Caltech researchers use DNA molecules to create artificial intelligence

Researchers at the California Institute of Technology (Caltech) have created a new type of artificial intelligence using a circuit of interacting DNA molecules. The new type of test tube intelligence is capable of recalling memories based on incomplete DNA patterns, the researchers claim.

Unlike in the supercomputers and robots, which use silicon chips, the new artificial neural network uses DNA to develop a simplified model of the human brain.

Claimed to be the first and largest biochemical circuit made of small synthetic DNA molecules so far, the test tube brain consists of four artificial neurons made from 112 distinct DNA strands.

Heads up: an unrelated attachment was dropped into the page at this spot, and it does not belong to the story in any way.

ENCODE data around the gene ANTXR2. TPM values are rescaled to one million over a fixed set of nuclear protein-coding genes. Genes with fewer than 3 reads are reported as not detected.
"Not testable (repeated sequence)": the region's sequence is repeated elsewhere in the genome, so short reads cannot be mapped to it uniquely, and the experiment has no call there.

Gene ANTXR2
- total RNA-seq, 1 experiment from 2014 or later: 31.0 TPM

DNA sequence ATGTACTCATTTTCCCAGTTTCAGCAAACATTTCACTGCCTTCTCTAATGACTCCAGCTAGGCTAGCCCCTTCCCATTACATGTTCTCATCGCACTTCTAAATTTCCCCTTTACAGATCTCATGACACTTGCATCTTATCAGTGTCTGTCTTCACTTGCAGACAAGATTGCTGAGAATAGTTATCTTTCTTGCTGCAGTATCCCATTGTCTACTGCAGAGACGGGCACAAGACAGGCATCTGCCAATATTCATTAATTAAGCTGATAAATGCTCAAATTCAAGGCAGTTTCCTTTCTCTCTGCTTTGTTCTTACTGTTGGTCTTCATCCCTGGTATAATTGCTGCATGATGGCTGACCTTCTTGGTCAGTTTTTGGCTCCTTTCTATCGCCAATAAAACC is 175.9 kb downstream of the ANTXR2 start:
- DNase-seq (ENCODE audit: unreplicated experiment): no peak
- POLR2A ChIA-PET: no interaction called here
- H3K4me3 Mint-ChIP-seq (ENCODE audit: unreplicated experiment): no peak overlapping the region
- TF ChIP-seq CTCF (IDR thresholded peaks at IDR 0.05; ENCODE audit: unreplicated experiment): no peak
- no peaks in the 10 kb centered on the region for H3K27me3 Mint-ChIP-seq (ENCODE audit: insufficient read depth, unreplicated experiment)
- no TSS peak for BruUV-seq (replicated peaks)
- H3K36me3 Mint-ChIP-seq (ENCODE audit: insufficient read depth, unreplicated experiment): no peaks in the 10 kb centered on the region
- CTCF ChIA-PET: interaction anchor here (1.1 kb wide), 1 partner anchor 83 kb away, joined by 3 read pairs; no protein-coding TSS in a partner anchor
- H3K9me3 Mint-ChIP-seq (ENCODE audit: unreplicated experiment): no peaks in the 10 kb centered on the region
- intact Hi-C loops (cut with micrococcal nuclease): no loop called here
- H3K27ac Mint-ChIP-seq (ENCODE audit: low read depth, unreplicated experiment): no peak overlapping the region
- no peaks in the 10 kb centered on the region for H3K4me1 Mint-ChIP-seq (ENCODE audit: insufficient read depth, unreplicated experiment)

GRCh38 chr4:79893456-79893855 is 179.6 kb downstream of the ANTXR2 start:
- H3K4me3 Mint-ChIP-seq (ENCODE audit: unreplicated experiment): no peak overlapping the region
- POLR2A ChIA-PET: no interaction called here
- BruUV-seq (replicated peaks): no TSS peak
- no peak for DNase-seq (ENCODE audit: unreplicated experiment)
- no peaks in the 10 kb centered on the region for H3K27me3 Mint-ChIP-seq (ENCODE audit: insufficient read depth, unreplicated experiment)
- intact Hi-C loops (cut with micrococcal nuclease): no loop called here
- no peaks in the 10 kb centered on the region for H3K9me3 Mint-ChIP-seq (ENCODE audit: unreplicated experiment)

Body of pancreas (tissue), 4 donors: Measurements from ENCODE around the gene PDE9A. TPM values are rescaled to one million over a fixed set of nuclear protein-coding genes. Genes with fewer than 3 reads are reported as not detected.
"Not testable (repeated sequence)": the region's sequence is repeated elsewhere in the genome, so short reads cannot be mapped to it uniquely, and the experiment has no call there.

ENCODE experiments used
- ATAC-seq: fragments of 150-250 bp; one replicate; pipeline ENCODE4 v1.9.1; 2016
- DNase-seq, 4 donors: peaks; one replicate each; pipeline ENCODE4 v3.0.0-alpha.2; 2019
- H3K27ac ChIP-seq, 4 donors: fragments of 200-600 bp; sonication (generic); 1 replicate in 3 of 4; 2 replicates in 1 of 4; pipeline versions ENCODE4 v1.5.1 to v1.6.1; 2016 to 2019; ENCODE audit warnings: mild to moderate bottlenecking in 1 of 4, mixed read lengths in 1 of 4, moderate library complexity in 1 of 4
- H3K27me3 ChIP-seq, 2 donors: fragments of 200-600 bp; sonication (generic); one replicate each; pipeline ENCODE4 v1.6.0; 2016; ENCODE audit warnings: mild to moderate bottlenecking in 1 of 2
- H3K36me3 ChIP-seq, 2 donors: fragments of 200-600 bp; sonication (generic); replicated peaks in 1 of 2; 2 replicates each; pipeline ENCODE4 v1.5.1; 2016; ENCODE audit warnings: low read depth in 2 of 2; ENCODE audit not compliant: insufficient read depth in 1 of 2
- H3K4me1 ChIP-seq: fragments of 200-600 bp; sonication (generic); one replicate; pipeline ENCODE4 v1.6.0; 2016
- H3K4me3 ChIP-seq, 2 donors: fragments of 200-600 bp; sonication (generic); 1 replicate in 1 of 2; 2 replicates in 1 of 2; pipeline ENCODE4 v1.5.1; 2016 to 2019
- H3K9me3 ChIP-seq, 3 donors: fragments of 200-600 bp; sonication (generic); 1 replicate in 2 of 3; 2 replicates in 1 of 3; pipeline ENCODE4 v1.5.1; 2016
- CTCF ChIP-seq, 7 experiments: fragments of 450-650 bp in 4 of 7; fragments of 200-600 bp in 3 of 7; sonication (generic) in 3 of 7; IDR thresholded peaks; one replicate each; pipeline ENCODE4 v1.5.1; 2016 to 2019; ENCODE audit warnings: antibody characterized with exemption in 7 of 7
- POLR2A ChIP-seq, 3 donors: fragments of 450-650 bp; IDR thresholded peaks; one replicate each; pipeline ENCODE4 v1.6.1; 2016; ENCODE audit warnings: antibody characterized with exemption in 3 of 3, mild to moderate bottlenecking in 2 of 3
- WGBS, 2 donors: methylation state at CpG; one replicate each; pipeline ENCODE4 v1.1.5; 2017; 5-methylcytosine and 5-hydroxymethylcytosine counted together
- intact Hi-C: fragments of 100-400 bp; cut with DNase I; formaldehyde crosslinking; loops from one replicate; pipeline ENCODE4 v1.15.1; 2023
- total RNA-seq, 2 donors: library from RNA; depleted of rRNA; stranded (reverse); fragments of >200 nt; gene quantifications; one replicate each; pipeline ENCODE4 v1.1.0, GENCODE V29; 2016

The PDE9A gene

Instead of having a physically connected network of neural cells, researchers at Caltech have succeeded in creating artificial intelligence from a soup of interacting molecules.

"The brain is incredible," says Lulu Qian, a Caltech senior postdoctoral scholar in bioengineering and lead author on the paper describing this work, published in the 21 July issue of the journal Nature. "It allows us to recognise patterns of events, form memories, make decisions, and take actions.

The neural network plays a mind-reading game in which it tries to identify a mystery scientist, according to a Caltech statement.